Thursday, August 31, 2006


Yesterday on my commute home, someone offered me a seat on the train.

I was so suprised that I refused her offer.

Monday, August 28, 2006

How to entertain yourself on Metro when you've finished the Sudoku

I stepped onto the nearly-empty last car of the train, sat down in one of the first seats, and immediately regretted my choice: the young man behind me was talking on a cell phone. But even though he was talking in a loud cell phone voice, he did at least seem to be wrapping up his conversation.

“Excuse me,” I heard a woman behind me and across the aisle say after he hung up. “You aren’t from this area, are you?”

“No,” he told her. It was a safe question on her part: from the conversation he was having, it had been clear he was in town to visit friends.

“Well, they recently passed a law about using cell phones on the Metro. It’s actually a $25 ticket.”

“Oh, I didn’t know.” He sounded very apologetic.

“A lot of people who aren’t from here don’t. It just passed and they don’t have signs up on all the trains.”

I bit my lip and tried not to laugh, as the young man apologized and the woman assured him that it was all right, that she was just trying to help him out. I wanted to turn around and look at them. Because of where I was seated I couldn’t even glimpse their reflections in the windows, but the man across the aisle from me was also suppressing laughter.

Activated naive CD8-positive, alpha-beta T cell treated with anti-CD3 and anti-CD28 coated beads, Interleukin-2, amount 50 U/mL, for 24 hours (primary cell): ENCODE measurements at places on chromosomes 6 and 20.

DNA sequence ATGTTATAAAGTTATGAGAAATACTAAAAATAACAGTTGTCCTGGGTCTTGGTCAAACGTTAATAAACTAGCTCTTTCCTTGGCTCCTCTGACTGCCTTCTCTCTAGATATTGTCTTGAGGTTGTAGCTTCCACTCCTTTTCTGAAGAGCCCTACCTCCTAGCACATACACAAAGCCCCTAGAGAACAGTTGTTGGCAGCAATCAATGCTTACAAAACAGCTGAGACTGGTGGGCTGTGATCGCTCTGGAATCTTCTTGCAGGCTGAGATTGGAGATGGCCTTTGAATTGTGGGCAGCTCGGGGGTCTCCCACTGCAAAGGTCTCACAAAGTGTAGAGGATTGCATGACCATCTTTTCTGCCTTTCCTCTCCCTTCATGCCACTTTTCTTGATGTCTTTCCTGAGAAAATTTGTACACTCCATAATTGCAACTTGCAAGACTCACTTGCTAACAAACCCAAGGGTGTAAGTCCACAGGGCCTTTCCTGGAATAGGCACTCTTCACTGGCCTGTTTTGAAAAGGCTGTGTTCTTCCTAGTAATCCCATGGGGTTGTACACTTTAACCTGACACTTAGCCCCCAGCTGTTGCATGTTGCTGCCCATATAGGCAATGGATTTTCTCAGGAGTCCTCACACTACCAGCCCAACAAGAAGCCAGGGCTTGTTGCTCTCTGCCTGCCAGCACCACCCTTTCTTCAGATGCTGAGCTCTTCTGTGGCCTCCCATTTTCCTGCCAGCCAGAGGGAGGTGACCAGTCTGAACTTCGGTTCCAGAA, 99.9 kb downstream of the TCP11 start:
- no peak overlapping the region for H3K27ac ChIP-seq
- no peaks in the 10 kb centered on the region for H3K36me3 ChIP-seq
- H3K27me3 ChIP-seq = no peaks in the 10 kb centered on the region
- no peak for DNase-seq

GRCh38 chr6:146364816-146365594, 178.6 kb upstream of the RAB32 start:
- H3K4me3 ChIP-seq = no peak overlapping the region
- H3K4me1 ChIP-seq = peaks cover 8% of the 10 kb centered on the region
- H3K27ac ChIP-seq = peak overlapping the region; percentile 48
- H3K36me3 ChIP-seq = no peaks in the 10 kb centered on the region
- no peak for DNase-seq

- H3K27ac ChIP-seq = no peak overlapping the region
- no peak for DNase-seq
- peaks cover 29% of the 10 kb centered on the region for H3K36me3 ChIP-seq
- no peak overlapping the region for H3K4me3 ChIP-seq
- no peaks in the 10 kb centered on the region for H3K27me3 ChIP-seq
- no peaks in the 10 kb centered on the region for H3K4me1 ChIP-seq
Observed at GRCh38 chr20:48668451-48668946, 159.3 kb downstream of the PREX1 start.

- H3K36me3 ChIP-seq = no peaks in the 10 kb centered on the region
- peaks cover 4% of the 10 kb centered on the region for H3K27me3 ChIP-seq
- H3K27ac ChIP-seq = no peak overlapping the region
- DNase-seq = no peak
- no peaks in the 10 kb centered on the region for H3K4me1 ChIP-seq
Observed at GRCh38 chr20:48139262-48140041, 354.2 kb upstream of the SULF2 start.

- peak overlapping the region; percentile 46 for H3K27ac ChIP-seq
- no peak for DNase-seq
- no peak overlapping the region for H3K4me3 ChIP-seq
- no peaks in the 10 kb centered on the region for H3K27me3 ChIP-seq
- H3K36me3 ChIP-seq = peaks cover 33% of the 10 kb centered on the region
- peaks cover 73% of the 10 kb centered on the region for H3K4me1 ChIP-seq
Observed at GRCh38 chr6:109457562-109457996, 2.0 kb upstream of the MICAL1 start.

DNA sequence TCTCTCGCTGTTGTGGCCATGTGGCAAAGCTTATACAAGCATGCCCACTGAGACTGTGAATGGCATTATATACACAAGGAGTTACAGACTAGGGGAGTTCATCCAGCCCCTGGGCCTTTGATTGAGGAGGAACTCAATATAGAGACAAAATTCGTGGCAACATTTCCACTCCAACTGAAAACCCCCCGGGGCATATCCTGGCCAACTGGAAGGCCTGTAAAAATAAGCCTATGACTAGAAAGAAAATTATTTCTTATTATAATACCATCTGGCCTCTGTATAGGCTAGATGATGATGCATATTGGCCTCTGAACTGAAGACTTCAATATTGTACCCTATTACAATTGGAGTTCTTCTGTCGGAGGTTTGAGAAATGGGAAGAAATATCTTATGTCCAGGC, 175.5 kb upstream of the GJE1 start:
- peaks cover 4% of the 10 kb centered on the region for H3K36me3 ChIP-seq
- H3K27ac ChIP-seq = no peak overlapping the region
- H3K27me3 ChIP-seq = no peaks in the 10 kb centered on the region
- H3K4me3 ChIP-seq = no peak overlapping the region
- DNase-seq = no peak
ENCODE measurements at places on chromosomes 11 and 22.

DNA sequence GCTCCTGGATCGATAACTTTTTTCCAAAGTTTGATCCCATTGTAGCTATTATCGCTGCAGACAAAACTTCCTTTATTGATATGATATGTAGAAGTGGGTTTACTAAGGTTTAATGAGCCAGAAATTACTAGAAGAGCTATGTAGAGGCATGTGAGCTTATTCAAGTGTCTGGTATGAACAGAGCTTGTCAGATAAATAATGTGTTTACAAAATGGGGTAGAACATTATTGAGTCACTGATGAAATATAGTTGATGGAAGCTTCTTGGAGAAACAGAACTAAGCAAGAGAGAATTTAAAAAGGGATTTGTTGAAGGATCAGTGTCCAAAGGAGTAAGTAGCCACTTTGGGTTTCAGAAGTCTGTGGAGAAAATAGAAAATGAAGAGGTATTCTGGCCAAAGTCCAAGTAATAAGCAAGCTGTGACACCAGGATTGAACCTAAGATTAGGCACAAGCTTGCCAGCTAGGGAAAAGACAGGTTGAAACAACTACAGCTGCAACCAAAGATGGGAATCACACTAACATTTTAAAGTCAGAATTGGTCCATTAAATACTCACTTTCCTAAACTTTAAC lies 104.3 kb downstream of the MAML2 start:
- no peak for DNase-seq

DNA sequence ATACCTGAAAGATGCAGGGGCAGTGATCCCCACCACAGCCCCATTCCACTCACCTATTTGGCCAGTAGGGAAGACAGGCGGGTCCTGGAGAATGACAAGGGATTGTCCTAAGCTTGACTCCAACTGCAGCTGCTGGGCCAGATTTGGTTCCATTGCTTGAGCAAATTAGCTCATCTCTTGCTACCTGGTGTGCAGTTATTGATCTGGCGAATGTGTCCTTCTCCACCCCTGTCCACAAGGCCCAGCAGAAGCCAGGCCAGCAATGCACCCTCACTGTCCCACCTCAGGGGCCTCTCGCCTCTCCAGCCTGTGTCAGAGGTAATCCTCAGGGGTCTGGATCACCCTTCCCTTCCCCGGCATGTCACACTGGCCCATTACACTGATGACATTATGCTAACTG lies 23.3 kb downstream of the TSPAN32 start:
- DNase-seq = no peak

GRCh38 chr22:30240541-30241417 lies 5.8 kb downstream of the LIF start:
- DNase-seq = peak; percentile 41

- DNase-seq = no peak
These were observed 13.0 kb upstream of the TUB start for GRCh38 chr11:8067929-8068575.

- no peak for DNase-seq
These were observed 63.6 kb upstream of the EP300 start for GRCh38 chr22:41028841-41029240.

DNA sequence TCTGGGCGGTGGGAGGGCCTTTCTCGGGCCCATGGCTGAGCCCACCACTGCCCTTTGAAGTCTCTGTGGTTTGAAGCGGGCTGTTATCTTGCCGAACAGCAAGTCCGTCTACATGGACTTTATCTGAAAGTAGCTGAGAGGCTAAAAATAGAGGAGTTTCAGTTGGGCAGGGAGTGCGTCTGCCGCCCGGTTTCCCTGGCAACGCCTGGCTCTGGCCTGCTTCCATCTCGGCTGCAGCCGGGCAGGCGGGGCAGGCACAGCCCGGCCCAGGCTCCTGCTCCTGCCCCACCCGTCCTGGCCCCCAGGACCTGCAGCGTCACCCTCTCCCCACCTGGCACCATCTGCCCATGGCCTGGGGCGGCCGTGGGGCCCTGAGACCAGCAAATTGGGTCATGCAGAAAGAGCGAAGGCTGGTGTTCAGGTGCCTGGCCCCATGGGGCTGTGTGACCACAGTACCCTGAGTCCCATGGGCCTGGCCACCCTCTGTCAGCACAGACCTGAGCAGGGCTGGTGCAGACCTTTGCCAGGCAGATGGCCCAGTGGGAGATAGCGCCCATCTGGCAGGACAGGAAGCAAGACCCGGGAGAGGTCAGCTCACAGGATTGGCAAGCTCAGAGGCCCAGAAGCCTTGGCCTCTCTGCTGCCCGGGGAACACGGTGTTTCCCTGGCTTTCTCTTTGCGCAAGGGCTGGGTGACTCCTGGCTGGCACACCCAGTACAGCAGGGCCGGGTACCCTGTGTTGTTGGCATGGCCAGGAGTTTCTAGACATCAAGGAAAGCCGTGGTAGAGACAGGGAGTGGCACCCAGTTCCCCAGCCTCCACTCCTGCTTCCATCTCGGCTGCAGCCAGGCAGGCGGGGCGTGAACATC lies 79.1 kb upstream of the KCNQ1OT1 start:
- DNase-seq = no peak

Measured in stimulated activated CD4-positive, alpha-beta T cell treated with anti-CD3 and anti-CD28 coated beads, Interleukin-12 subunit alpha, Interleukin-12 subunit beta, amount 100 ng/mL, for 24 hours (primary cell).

Last year for Christmas Brian gave me a book of lies to tell children. I’m thinking there ought to be one of fun lies to tell tourists.

Friday, August 25, 2006


When I went for my ultrasound last Friday, I was signing my file and noted the last date on it: “August 25, 2004,” I had written beside my name. I pointed it out to Brian.

“I don’t think I was thinking very clearly when we were here last year,” I told him. “I got the year wrong.”

I hadn’t been thinking clearly. I was terrified. When I signed that file it was part of the paperwork before the ultrasound to find out why I was spotting. I was nine weeks pregnant and praying silently that everything was going to be okay, even though I knew it wasn’t.

We had seen a heartbeat about two weeks before—a small, regular flicker on the screen—so I knew what to look for when the grainy black-and-white image appeared on the screen.

It wasn’t there.

I went home that afternoon to wait to eat ridiculous quantities of Ben & Jerry’s and wait to miscarry. I told my bosses, who didn’t know I was pregnant, that I was sick and I would be out for a few days. That was on Thursday. I didn’t miscarry until Sunday night.

I had decided Sunday afternoon that I would call the next morning to schedule a D&C. My fear of the anesthetic had made me decide to wait, but I was tired of waiting. I was ready to move on. I planned out the next couple of days as the cramping became harder to handle. I alternated between forcing myself to relax into child’s pose and pacing my bedroom, as I attempted to slow down my breathing and deny what was happening.

And then there was blood, lots of it, and the blood and the pain were something of a relief. At least I wasn’t waiting anymore. At least I wasn’t going to have to go to the hospital.